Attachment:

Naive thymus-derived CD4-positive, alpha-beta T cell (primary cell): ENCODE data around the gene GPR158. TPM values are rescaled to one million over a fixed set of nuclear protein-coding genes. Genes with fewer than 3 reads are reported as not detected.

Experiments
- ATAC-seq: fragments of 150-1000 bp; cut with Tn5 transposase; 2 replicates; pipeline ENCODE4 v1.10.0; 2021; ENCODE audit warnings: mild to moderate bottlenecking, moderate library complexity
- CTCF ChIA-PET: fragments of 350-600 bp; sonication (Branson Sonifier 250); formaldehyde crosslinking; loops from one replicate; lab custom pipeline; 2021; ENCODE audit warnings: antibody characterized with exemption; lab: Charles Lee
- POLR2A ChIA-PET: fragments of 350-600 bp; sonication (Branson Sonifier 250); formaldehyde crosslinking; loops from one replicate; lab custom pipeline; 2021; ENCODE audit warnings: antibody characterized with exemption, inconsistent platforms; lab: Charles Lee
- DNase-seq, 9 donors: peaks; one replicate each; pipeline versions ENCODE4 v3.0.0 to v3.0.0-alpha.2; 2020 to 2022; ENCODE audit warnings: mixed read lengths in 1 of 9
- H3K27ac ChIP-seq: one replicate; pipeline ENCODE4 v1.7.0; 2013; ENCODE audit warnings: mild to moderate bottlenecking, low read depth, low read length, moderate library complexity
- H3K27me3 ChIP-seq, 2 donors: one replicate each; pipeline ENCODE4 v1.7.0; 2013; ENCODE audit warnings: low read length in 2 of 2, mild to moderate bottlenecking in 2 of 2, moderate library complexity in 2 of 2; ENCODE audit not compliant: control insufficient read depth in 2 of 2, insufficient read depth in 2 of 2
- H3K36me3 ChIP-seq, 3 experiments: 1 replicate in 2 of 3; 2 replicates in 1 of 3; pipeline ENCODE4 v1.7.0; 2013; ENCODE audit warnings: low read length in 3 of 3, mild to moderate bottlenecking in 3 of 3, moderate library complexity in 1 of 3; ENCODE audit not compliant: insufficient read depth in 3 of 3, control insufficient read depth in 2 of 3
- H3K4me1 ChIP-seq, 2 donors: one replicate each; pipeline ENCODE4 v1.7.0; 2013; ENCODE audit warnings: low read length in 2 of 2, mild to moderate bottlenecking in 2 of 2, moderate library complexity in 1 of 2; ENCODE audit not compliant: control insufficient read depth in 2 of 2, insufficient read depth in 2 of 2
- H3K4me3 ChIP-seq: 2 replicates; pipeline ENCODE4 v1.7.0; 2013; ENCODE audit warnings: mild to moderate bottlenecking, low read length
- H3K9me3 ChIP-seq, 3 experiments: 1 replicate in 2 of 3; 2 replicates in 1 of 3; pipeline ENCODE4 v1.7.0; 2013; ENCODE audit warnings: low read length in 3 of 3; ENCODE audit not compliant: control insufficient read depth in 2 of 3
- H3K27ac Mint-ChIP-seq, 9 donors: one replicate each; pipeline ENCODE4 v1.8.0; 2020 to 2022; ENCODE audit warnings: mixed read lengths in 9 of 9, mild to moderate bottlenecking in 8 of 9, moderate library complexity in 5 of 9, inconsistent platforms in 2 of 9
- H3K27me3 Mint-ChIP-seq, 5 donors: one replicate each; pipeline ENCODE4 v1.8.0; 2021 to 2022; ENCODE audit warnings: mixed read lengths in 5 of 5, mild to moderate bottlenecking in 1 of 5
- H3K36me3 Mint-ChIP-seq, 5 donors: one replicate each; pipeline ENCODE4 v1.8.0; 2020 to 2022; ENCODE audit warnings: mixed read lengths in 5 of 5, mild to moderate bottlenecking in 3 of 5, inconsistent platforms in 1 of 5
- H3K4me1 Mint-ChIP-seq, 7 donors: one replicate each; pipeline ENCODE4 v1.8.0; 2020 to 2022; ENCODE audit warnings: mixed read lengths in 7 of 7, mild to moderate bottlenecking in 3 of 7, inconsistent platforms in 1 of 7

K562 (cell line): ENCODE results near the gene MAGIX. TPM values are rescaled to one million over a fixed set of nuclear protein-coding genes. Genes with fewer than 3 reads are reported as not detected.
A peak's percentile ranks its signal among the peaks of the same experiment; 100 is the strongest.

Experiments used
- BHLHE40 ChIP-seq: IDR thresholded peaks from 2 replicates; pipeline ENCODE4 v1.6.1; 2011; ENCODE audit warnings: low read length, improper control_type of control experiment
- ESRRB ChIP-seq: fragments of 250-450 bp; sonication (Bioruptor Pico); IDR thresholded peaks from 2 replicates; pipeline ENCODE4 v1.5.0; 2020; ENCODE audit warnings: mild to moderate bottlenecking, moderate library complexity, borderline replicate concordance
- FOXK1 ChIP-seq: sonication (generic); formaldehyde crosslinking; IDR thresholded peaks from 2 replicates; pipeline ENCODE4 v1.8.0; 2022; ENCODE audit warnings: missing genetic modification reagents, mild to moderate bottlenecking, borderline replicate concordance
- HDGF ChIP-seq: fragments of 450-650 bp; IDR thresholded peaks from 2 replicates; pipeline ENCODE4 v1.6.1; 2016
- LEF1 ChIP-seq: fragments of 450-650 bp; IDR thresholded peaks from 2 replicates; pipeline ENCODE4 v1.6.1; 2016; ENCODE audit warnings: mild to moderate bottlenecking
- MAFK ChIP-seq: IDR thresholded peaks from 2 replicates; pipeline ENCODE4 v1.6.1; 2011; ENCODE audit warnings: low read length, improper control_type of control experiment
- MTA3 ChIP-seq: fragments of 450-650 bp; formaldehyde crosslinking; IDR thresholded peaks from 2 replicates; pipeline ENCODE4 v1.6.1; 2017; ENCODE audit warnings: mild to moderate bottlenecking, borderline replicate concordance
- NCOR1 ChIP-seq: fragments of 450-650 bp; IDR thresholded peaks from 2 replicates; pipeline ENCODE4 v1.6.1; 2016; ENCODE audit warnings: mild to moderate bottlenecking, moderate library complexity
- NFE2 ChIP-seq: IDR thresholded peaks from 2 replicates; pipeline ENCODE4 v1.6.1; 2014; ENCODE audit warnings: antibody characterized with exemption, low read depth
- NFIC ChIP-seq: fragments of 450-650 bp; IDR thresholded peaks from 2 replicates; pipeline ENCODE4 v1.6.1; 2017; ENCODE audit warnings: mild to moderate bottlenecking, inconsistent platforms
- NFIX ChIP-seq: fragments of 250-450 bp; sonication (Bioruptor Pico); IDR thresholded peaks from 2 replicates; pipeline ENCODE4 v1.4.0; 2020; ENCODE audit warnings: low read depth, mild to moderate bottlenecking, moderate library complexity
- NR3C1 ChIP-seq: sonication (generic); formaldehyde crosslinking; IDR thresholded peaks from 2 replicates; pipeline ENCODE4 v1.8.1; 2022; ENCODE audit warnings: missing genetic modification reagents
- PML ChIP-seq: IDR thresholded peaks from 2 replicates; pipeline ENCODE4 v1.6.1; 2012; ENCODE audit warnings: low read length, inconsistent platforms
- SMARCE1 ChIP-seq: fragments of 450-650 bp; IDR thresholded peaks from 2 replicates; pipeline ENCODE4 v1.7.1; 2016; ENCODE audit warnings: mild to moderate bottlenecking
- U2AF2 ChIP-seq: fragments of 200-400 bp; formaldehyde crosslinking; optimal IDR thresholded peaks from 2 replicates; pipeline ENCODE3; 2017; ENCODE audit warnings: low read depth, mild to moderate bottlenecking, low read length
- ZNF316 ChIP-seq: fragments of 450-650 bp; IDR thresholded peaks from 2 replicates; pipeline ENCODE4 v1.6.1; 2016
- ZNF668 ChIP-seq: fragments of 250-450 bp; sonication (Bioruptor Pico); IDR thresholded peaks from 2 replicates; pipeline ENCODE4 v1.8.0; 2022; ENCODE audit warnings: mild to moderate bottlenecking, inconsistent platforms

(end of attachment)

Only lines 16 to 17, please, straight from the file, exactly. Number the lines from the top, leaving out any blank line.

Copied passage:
- H3K4me1 Mint-ChIP-seq, 7 donors: one replicate each; pipeline ENCODE4 v1.8.0; 2020 to 2022; ENCODE audit warnings: mixed read lengths in 7 of 7, mild to moderate bottlenecking in 3 of 7, inconsistent platforms in 1 of 7

K562 (cell line): ENCODE results near the gene MAGIX. TPM values are rescaled to one million over a fixed set of nuclear protein-coding genes. Genes with fewer than 3 reads are reported as not detected.